manual yet but am wondering what kind of lubricant is used in all of
              the oil cups on the lathe-Thanx-Rolf
            • carbure2003
              The lube chart I have stipulates SAE 20 oil in all oil cuups. For gearing, it lists Keystone 1222 gear lubricant. (never found any equivalent) Guy Cadrin ...
              Message 6 of 22 , May 12, 2004
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                The lube chart I have stipulates SAE 20 oil in all oil cuups.

                For gearing, it lists Keystone 1222 gear lubricant. (never found any
                equivalent)





                Guy Cadrin

                --- In atlas_craftsman@yahoogroups.com, "Ron" <luvatenor@h...> wrote:
                > I just purchased a used(duh) 3986 Atlas lathe. I don't have the
                > manual yet but am wondering what kind of lubricant is used in all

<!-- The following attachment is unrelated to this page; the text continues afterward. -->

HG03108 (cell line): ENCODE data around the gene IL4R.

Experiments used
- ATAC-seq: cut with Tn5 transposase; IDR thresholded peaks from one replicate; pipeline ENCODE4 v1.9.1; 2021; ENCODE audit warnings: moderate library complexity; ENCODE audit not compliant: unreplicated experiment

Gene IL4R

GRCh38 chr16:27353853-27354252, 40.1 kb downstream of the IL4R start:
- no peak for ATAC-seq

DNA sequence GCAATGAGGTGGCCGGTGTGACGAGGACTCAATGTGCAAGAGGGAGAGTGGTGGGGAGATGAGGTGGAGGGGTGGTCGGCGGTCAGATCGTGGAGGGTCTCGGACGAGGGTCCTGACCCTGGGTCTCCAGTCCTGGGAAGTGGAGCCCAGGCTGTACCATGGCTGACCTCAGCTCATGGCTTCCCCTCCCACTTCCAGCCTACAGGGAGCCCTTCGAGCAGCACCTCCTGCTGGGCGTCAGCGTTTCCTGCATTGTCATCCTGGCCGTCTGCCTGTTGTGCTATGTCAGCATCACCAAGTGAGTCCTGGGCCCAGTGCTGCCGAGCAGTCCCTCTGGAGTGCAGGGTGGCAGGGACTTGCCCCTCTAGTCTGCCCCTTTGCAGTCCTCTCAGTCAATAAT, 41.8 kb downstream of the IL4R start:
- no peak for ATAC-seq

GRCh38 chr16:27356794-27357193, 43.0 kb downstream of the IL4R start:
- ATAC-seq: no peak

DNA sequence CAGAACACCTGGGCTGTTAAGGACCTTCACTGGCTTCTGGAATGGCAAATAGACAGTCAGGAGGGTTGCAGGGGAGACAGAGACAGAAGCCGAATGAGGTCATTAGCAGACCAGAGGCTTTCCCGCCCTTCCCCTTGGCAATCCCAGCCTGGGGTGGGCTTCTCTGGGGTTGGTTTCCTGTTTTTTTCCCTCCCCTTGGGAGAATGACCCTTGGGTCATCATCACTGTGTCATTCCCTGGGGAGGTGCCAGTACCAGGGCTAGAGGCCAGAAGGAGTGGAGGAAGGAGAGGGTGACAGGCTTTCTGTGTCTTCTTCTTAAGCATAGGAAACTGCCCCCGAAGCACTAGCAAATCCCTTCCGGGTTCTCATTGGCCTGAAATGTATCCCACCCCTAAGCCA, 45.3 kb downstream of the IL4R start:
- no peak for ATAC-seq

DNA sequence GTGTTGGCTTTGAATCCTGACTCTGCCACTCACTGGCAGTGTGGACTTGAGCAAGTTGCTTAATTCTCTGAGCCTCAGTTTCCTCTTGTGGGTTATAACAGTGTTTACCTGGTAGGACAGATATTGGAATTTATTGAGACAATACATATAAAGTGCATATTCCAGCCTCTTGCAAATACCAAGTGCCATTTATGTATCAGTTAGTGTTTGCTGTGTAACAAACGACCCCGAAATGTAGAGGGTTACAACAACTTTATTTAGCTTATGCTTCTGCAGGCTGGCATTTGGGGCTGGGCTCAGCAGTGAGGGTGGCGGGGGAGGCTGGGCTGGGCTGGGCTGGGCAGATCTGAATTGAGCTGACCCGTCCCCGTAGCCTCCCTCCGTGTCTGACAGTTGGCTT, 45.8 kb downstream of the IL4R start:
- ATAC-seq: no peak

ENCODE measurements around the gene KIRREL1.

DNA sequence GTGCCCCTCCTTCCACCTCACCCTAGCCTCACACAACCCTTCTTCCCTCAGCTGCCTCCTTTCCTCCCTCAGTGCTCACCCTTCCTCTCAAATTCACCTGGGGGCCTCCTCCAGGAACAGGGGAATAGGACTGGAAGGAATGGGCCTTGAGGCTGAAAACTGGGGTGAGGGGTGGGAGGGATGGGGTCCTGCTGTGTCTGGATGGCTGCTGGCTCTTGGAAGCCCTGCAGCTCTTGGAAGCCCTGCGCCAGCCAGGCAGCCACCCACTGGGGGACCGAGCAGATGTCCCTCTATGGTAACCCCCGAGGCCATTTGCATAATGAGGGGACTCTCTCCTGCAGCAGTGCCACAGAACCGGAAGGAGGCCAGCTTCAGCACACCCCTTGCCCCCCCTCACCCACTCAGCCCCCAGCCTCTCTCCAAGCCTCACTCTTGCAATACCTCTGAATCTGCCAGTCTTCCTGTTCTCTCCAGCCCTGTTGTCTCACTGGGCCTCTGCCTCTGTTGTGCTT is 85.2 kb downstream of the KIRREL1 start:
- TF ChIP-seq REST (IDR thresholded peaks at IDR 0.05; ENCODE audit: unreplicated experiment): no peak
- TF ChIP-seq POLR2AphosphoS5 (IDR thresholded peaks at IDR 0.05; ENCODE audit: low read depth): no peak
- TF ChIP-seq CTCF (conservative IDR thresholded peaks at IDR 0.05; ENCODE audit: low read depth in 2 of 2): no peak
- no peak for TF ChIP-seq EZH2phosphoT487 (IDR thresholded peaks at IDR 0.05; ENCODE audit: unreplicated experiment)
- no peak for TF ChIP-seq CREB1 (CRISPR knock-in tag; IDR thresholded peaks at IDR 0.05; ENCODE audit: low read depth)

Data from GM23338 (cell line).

of
                > the oil cups on the lathe-Thanx-Rolf
              • noxonje
                I have abudy who works for Napa Auto Parts. We did find an equiviliant for the Keystone Gear Lube. Napa makes and sells an aerosol called open gear lubricant
                Message 7 of 22 , May 12, 2004
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                  I have abudy who works for Napa Auto Parts. We did find an
                  equiviliant for the Keystone Gear Lube. Napa makes and sells an
                  aerosol called "open gear lubricant" it is about $3.95 per can. I
                  have been using it for about 6 years now with no problems

                  j

                  --- In atlas_craftsman@yahoogroups.com, "carbure2003" <guycad@n...>
                  wrote:
                  > The lube chart I have stipulates SAE 20 oil in all oil cuups.
                  >
                  > For gearing, it lists Keystone 1222 gear lubricant. (never found
                  any